What to Know

*Important Legal Disclaimer*  The information provided in the CNPS Conservation Toolkit is not intended as legal advice. Always consult an attorney for legal questions. The following content is for informational purposes only. Please reach out to CNPS Conservation Program staff for questions about the following information.  

Understanding the broader legal principles outlined in this section will help you understand CEQA’s disclosure requirements. For CNPS, CEQA guidelines 15124 and 15125 regarding baseline conditions and surveys, and guideline 15380 regarding endangered, rare or threatened species are important in determining if the environmental analysis regarding rare plant species was sufficient to accurately disclose the potential impacts of the project (info on these guidelines can be found in the “Legal concepts in CEQA” dropdown). Projects analyzed under CEQA must also follow other state regulations, you can review other laws protecting native plants on the CDFW California Laws Protecting Native Plants page.

Please visit the Association of Environmental Professionals webpage and visit their CEQA Bookstore “Editions” page to download a free copy of the most recent CEQA Statute & Guidelines Handbook. 

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Explore legal principles, concepts, analysis, and more

Legal principles at-a-glance

Common issues with Environmental Impact Reviews

The following concerns may necessitate additional analysis or legal review:

  • Inadequate analysis of environmental impacts—In this case, the EIR fails as an “informational document.” 
  • Failure to analyze specific impacts to resources—For example, does the analysis focus on rare species but gloss over sensitive natural communities? 
  • Conclusory statements that fail to show the agency’s analytical route from evidence to action—Analysis needs to be available before the project is approved, so the public can be informed and has an opportunity to comment. 
  • Trying to fix deficiencies after the fact—By trying to make up for omissions in the EIR’s analysis through post-EIR errata or other, red flags may arise.
  • Inappropriate mitigation—This would include measures that are not likely to protect an species that would be impacted because they are speculative or vague, rely on transplantation without demonstrating that transplantation or establishment would be successful, or does not include maintenance or monitoring requirements.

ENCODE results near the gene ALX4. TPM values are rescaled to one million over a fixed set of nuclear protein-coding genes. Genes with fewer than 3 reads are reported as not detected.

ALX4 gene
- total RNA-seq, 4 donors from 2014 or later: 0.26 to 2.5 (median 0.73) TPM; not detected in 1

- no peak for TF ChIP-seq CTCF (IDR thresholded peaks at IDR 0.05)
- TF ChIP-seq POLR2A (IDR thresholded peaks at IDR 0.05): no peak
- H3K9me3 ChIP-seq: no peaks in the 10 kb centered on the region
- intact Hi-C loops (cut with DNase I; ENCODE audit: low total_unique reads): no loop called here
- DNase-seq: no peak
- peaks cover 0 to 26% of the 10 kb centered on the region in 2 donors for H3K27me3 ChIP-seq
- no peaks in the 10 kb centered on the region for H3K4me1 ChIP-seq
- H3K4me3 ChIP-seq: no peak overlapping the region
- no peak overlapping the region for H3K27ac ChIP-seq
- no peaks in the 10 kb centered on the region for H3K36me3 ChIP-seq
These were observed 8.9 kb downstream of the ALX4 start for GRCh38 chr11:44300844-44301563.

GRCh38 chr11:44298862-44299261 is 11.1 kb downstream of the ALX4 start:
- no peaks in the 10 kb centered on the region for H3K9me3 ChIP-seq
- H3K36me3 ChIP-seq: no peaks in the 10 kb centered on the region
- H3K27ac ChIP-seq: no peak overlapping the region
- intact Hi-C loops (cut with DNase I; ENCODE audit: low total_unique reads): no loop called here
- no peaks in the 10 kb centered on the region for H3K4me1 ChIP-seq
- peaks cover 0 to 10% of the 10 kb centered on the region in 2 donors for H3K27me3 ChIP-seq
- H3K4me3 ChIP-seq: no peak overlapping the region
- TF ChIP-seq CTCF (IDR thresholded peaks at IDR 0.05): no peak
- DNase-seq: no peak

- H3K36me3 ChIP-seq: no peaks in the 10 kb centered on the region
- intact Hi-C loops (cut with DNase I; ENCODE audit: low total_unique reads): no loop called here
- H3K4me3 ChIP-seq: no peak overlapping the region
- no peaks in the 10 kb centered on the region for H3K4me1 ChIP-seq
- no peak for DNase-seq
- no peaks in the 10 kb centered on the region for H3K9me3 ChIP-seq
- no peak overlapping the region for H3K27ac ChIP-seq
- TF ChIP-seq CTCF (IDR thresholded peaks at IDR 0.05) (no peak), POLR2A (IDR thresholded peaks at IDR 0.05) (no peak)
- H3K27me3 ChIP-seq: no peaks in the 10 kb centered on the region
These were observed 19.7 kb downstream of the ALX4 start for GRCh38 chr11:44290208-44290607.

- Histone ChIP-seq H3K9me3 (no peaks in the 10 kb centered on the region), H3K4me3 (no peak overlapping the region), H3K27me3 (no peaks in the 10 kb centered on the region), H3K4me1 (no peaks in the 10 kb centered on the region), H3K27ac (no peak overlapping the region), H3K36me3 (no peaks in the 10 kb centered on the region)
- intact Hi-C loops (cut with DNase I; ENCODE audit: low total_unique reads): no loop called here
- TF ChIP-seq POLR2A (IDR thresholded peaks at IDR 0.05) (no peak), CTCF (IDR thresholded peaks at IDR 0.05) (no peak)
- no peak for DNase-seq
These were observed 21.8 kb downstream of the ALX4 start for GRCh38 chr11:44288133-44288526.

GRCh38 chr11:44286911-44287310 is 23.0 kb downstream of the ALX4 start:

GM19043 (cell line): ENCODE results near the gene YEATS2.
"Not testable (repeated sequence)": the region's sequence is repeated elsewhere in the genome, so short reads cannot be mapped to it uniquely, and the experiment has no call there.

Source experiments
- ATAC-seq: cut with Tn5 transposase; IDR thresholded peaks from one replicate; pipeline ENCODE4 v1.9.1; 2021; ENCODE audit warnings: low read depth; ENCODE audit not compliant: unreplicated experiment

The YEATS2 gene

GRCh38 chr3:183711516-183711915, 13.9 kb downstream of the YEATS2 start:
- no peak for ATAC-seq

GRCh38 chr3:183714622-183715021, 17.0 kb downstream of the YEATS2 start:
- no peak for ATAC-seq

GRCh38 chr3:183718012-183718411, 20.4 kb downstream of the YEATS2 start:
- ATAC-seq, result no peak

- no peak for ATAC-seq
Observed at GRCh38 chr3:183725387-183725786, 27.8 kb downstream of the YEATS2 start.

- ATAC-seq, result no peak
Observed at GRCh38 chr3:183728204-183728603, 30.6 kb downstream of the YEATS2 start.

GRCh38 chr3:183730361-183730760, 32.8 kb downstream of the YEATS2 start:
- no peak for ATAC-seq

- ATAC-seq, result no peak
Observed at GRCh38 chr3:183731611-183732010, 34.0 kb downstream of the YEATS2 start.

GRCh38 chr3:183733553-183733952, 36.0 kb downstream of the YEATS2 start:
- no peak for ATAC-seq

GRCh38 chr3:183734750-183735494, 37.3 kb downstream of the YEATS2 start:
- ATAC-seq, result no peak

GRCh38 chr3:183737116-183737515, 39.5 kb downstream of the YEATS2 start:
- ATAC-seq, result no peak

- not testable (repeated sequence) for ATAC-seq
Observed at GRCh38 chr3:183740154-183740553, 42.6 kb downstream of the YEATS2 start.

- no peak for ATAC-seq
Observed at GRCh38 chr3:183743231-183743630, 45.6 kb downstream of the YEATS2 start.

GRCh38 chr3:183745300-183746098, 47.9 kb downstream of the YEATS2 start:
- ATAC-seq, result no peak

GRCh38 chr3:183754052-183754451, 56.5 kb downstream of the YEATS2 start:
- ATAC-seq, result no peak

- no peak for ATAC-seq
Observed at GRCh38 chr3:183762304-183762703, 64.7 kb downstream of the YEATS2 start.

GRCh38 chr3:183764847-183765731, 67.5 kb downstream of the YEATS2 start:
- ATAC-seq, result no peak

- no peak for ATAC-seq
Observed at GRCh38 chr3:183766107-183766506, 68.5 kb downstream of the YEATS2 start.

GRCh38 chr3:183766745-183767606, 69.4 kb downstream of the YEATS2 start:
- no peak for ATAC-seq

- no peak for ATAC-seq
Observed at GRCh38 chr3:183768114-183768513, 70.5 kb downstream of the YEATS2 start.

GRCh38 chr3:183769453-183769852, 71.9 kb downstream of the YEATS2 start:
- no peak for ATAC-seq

• Deferred mitigation—Agencies will often delay designing mitigation measures until a later time, sometimes after the project is approved or construction is about to begin. 
  • Inadequate botanical surveys or no surveys at all
  • Lack of long-term monitoring—The lead agency must adopt a mitigation monitoring and reporting program (MMRP) to ensure that the project’s mitigation measures are implemented. (CEQA Guidelines, § 15097). However, many agencies do not prepare the MMRP until after the project is approved.  
  • CEQA piecemealing—This involves impermissibly breaking up a project into smaller pieces in a way that obscures the full environmental impact of the project. 
  • Conclusions not supported by evidence 
  • Failure to consider a reasonable range of alternatives 
  • Tiering from program EIRs without preparing additional documentation—When a new project is not entirely considered in the scope of the program EIR, a new Initial Study, and its subsequent reports, must be prepared. 

 Always check the most recent CEQA guidelines.

Legal concepts in CEQA

These foundational legal concepts are central to the CEQA process:

  • EIRs are meant to be informational documents, providing decision makers with a full picture of the project. CEQA Guidelines Section 15121(a) states that “An EIR is an informational document which will inform public agency decision-makers and the public generally of the significant environmental effect of a project, identify possible ways to minimize the significant effects, and describe reasonable alternatives to the project.”  
  • Failure to determine the presence of special status species on the project site violates CEQA’s baseline requirements and undermines informed decision-making.
  • An EIR must include sufficient detail to enable those who did not participate in its preparation to understand and meaningfully consider the issues raised by the proposed project. 
  • If surveys conducted during the environmental review period are found to be flawed, replacement surveys must be conducted prior to project approval. 
  • Project description and environmental baseline must be accurately described (Guidelines 15124, 15125). An EIR needs to provide certainty with respect to the project description and the environmental setting (i.e., the environmental baseline from which the agency will assess whether the project’s impacts will be significant).  
  • Botanical surveys: CNPS interprets this to require that the EIR include appropriate, protocol-level survey data that provides accurate information about the plants, vegetation communities, and habitats that exist on the project site, so that the EIR can accurately analyze how the project will impact those species and habitats. Failure to conduct protocol-level, seasonally appropriate botanical surveys following periods of adequate rainfall prevents the EIR from accurately assessing the project’s impacts to plants.